Fortunately, the dentist's office called the day before the appointment to remind me. The next morning as I was driving over there to replace the crown another funny thing happened. As I stopped at an intersection, that same crown suddenly popped out of my mouth, and landed on the dashboard of my car. That is, as I was on the way to the dentist the same tooth leaped for freedom yet again. I found the crown quickly, put it in my pocket, and when I went into my dentist's office I started by saying, "You won't believe what just happened," and pulled out the fugitive bicuspid. And he repaired the crown on the spot.

I'm not exactly sure what to think about all of this, except to say that if you are going to lose a crown in a hotel in Jerusalem at 10 PM on the last night of your trip, you would do very well to have Wendy as your spouse, and to have Rabbi Richard Safran as your friend and colleague, and it is a really, really good idea to listen to him no matter what he says. Good advice is only helpful if you follow it.

I also learned that those people who don't believe in the Tooth Fairy just don't understand him. The problem is that they don't realize that the real tooth fairy is a kind and wise retired Reform rabbi, and that the magic comes when your beautiful wife realizes that she should listen to him, and you become the unexpected beneficiary of this basheirt confluence of events, this kismet, this happy fate. And the lesson is that when you trust in the magic of good advice, anything is possible and many remarkable things can happen.

A great lesson for Rosh Hashanah, no? I mean if the Tooth Fairy can be real, why can't the Book of Life be real, too, if not necessarily in the way we expect?

You know, so many times in life affairs don't go the way we plan, and things go unexpectedly wrong in completely unpredictable ways. But every now and then things go unexpectedly right. Something we could never have predicted falls into our laps. A disaster is averted, a crash avoided. Life gives us a magical escape, or a wonderful, undeserved gift.

Sometimes we are even blessed by the Tooth Fairy...

These High Holy Days are a time to examine our past year, and particularly are past deeds over the last 12 months. In the course of our collective experience of the Yamim Nora'im, these days of Awe, we will be encouraged to explore our failings, the ways in which we missed the mark in 5774. And many of us will also bemoan the misfortunes we experienced last year, and the ways in which our plans failed, and our hopes were dashed.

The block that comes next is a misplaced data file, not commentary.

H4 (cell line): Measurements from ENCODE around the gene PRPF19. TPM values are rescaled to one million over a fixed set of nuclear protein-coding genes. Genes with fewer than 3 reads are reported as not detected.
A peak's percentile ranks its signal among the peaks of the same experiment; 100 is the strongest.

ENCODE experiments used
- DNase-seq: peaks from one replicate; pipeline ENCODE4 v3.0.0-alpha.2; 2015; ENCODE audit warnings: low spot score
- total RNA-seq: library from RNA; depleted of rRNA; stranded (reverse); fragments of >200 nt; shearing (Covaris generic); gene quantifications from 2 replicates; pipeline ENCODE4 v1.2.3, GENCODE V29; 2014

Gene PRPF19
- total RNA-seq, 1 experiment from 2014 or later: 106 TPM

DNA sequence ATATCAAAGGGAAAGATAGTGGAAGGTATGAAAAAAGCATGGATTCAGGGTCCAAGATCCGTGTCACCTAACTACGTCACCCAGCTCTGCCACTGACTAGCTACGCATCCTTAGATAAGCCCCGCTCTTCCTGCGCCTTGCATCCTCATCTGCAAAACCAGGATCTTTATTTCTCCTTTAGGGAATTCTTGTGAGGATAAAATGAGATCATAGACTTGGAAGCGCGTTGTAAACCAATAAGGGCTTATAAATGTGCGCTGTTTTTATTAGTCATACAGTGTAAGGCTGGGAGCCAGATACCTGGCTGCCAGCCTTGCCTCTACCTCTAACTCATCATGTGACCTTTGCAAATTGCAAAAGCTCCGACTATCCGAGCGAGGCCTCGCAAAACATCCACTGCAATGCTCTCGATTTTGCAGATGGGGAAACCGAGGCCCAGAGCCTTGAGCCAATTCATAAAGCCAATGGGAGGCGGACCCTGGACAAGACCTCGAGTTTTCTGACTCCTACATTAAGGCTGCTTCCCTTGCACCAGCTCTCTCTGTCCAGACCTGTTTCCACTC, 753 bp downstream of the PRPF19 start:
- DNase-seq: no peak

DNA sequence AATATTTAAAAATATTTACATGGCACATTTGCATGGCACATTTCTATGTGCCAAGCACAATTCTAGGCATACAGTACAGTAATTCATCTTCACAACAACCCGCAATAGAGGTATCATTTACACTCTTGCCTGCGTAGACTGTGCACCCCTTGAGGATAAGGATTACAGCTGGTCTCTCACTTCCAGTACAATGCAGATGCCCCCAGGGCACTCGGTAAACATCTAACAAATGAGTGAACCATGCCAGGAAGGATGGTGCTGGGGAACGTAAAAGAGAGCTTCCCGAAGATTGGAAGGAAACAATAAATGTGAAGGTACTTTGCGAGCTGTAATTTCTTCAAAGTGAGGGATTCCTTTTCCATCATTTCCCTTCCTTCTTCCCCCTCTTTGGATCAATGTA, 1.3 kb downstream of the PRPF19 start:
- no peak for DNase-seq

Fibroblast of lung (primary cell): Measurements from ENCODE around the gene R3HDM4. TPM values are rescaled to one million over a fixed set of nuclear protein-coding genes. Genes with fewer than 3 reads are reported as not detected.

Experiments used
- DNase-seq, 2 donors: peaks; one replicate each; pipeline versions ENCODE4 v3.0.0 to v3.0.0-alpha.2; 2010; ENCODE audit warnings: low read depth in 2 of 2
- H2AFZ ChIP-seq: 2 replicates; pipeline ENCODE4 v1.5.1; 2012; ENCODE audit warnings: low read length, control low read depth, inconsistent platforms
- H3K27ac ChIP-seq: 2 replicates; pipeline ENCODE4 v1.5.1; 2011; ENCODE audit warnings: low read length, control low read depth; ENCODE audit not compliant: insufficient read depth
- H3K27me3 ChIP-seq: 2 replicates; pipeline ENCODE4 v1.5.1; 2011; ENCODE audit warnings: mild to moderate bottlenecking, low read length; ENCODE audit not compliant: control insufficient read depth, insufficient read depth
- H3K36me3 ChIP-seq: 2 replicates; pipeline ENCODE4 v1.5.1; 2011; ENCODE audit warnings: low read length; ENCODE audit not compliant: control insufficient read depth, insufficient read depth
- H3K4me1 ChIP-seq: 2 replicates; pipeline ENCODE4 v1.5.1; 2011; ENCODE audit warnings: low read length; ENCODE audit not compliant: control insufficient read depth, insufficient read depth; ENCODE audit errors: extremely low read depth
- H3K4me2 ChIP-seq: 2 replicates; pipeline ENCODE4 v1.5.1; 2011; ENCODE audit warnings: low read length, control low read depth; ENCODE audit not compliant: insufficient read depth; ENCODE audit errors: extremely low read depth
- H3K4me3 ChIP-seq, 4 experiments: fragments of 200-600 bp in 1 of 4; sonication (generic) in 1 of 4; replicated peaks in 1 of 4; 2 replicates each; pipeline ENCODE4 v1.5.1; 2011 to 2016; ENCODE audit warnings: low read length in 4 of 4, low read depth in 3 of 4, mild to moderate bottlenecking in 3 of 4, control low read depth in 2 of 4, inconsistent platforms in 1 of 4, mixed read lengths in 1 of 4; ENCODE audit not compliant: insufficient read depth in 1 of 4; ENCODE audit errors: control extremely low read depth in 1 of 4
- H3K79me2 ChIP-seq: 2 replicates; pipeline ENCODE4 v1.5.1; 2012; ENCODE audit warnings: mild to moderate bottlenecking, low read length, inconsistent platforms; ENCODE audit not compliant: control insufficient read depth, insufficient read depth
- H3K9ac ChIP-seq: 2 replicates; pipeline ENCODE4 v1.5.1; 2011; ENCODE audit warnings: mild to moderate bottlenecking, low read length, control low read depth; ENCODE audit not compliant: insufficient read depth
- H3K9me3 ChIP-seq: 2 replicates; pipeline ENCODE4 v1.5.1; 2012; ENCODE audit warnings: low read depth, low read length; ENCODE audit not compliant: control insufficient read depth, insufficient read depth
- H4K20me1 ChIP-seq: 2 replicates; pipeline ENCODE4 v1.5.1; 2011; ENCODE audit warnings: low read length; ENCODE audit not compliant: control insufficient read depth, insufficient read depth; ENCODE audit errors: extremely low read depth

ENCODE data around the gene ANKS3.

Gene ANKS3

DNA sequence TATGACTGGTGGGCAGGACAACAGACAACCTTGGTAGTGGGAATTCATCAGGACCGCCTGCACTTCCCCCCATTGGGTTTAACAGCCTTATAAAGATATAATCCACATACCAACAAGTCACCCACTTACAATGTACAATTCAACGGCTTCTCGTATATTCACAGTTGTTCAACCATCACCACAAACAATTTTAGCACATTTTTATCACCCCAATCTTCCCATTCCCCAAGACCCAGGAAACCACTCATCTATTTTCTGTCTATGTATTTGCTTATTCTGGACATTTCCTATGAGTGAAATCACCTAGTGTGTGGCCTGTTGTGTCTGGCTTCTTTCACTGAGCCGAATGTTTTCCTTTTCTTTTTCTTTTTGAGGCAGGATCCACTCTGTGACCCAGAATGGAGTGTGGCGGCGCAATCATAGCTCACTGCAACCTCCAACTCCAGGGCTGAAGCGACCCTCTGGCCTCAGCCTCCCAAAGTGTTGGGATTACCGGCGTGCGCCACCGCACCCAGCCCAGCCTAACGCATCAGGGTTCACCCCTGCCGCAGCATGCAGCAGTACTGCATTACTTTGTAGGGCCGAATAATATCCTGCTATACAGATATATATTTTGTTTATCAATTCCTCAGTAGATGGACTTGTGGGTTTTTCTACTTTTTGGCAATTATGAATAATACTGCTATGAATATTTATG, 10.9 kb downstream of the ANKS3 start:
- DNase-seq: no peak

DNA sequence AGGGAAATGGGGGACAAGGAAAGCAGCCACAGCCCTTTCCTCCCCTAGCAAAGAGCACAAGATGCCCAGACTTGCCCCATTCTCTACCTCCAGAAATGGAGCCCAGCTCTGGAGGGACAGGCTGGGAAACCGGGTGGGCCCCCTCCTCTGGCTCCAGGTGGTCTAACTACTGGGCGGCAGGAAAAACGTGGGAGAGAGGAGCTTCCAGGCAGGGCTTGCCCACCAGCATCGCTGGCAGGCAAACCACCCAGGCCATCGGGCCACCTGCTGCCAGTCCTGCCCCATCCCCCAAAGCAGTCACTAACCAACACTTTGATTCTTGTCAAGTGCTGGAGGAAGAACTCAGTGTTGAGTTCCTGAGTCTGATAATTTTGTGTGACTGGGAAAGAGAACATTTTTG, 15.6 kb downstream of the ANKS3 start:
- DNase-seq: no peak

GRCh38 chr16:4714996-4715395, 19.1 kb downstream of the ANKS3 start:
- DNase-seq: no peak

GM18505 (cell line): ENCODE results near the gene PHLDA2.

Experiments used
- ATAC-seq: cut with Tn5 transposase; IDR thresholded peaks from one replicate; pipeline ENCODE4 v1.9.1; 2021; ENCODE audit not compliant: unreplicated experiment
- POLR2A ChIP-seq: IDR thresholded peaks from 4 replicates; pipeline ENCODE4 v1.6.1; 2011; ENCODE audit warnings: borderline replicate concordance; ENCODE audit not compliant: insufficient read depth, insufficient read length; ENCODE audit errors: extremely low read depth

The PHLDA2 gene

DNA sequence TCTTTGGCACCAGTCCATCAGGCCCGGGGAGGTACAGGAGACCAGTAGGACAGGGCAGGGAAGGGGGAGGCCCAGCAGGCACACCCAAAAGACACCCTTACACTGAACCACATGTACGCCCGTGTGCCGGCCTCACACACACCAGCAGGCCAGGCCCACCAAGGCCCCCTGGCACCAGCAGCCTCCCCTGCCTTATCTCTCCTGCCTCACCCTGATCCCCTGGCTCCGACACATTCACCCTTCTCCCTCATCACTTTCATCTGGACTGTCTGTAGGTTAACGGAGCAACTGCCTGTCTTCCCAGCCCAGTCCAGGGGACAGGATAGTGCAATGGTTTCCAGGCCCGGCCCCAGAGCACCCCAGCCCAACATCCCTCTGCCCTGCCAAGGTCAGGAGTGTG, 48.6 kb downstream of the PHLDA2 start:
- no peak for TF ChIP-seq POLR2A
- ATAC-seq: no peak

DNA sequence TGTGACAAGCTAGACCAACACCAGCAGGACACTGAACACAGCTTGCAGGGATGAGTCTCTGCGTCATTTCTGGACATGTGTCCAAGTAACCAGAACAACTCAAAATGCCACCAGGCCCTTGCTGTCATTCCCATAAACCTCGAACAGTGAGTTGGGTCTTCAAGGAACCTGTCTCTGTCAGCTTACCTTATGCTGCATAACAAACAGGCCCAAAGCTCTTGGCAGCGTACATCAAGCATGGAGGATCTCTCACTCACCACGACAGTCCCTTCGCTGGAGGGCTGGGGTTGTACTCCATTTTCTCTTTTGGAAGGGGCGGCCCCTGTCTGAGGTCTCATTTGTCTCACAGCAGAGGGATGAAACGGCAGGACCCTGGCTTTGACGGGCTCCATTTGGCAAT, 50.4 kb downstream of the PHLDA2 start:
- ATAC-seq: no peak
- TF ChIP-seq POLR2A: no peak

But perhaps this Rosh Hashanah we should also examine the times when we were blessed by God beyond our own merit, when we received gifts of chein vachesed, Divine grace and kindness. Let's remember those times when things went right. Sometimes those were small miracles, like lost and found teeth. Sometimes they were much larger miracles, like health, accomplishments, and pride in our children and grandchildren.

Over the course of these great Jewish holy days we will have many opportunities to kvetch and to criticize ourselves. But tonight let's begin Rosh Hashanah by taking a few moments for gratitude. Let's think back over the past year and remember not what we didn't get, but what we did: those gifts that God gave us, both expected and unexpected, that made our lives better and holier and happier.

Let's begin 5775 with gratitude, for the Tooth Fairy, perhaps, but also for the many gifts that we have received and that we continue to receive from God.

Now the truth is, those magical moments are temporary, just like the tooth repair kit's work. When we are gifted with a divine reprieve, we need to find ways to make those repairs permanent as soon as we can. Like the repentance we do on Rosh Hashanah and Yom Kippur, in order for the grace we have been given to be maintained, we must make those changes a permanent part of our lives. And that means finding ways to be truly grateful for all that we have been given each and every day.

May you be written and sealed in the Book of Life for a good year, filled with good fortune. And may you come to recognize that grace and fortune, and be truly grateful for all that you have and for all that God does to bless you.

L'Shana Tova Tikateivu v'Teichateimu.